Energy & Environment

Ike Dike work closer to starting after $550 million appropriation from Texas Legislature

A longstanding plan for a storm surge suppression system between Galveston Island and Bolivar Peninsula, commonly called the ‘Ike Dike,’ is awaiting federal funding. Once that happens, work on the $34 billion project can get underway.


Galveston Beach
Katie Watkins/Houston Public Media
As part of a U.S. Army Corps of Engineers project, these beaches in Galveston will have a double dune system and extra sand added to extend into the Gulf Coast.

Work on an extensive storm surge suppression system along the Texas Gulf Coast, a longstanding wish-list item for the Houston region and its petrochemical industry, could get underway sometime soon after state leaders allocated another $550 million toward the initiative.

Now the "Ike Dike" project, as it has become commonly known, just needs a funding appropriation from the federal government, which authorized the initiative late last year.

Executive director Nicole Sunstrum of the Gulf Coast Protection District, the non-federal sponsor of the project, said an allocation from Congress could be coming as soon as later this month. Once that happens, she said her organization can enter into a formal partnership with the U.S. Army Corps of Engineers, with environmental and detailed design work to follow.

The Texas Legislature, which previously had allocated $400 million toward the initiative, made its latest commitment as part of House Bill 1, a general appropriations bill that was signed into law earlier this week by Gov. Greg Abbott.

"This is the biggest infrastructure project in U.S. history, so every step in the path is a big deal," Sunstrum said. "That's kind of our next hurdle is the federal funding."

The Coastal Texas project, as it is called by the Army Corps and Gulf Coast Protection District, has been in the works since Hurricane Ike brought significant storm surge to the region in 2008. The Army Corps and Texas General Land Office subsequently spent six years and $20 million on a feasibility study for the Ike Dike, with its findings unveiled in 2021.

The plan is to construct a series of gates between Galveston Island and Bolivar Peninsula, which serves as the entryway into the Houston Ship Channel, along with additional gate systems in Clear Lake and Dickinson Bay, beach-and-dune systems on Bolivar and Galveston and a ring barrier on the bay side of the island. At an estimated cost of $34 billion, the work is expected to block up to 22 feet of hurricane storm surge into the bay and up the ship channel, thereby providing flooding protections to homes, businesses and the nation's largest petrochemical complex.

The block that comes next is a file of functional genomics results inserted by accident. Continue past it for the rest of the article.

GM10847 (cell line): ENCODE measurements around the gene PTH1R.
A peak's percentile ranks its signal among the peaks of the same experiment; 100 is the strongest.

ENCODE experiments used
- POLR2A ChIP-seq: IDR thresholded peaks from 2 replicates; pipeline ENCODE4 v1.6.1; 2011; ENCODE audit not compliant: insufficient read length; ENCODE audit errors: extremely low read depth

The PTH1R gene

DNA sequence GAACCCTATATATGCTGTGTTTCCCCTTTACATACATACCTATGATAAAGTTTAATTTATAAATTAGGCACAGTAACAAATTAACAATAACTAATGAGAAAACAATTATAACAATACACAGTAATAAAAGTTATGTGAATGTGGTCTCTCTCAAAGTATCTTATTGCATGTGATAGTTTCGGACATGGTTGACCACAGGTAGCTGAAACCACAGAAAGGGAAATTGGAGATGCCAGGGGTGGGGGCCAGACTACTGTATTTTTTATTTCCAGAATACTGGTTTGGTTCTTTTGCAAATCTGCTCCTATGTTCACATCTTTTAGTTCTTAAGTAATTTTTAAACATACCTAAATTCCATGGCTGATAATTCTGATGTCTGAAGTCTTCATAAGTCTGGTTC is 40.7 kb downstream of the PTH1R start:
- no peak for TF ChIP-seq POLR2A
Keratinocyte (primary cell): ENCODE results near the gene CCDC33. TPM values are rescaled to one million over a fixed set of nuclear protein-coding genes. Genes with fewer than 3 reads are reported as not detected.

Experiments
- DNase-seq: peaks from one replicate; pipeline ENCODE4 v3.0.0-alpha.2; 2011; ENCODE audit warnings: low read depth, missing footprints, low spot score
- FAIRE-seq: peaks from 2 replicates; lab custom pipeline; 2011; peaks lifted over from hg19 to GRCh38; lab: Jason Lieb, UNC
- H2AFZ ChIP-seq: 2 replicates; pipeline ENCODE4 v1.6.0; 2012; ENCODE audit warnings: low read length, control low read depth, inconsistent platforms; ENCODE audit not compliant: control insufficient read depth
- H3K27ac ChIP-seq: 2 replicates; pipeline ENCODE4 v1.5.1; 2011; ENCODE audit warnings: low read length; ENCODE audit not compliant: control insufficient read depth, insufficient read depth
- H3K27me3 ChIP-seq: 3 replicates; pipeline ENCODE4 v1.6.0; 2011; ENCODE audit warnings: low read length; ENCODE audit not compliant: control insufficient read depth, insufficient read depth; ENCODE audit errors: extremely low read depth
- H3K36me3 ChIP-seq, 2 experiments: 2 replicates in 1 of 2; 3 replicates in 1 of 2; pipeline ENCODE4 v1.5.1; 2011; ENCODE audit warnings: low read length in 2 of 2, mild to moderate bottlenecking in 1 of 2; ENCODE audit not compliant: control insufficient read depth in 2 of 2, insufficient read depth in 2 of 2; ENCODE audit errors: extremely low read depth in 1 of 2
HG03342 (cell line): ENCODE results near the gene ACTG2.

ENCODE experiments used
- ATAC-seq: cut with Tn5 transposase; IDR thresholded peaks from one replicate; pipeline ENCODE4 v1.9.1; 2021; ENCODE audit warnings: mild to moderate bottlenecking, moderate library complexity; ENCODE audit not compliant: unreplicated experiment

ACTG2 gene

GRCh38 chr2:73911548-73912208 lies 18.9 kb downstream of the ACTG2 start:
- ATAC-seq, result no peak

Construction of the project, in its entirety, is expected to take longer than a decade. Sunstrum said some phases could be completed within a few years, which would provide some more immediate storm surge protection.

Ike Dike Rendering
Courtesy of U.S. Army Corps of Engineers/Texas General Land Office
An aerial view of the storm surge gate system that would stretch across the water between Galveston Island and the Bolivar Peninsula.

"We are ready and excited to continue our work with the (Army Corps), stakeholders, and our partners to advance these essential programs and to efficiently deliver much needed protection from coastal storm surge," Michel Bechtel, the board president for the Gulf Coast Protection District, said in a news release.

Sunstrum said some of the funding recently allocated by the Texas Legislature is for a similar Army Corps project called Sabine to Galveston Bay, a $4 billion initiative that entails a series of gates, levees and pumps in three different coastal locations to the north and south of the forthcoming Ike Dike: in Brazoria County, in Jefferson County and in Orange County. The work in Jefferson County, to upgrade an existing storm surge suppression system, has been ongoing for more than a year, Sunstrum said.

The Ike Dike initiative also includes ecosystem restoration efforts along the entire Texas coast, Sunstrum said.

"Those two projects together will give us some full-scale resiliency along the coast as a whole," she said.

Part of the Ike Dike plan is for 65 percent of the funding to come from the federal government and 35 percent from the state, according to Sunstrum, who said exactly how much of the $550 million will be used for Ike Dike work is accordingly dependent on how much Congress decides to allocate this year. Sunstrum said the Gulf Coast Protection District, which was created by the legislature in 2021, has heard that amount could be as little as $50 million or as much as $500 million.

However much money comes from the feds – assuming they make any sort of appropriation this year – Sunstrum said her organization and the Army Corps are ready to put it to use.

"We are watching that closely right now," she said. "The amount of money that is appropriated federally, that'll sort of set the pace for what we can expect. Of course, the more money we get, the more we can do."

Adam Zuvanich

Adam Zuvanich

Digital Content Producer

Adam Zuvanich writes locally relevant digital news stories for Houston Public Media. He grew up in the Houston area and earned a journalism degree from the University of Texas before working as a sportswriter in Austin, Lubbock, Odessa, St. Louis and San Antonio. Zuvanich returned home to Houston and made...

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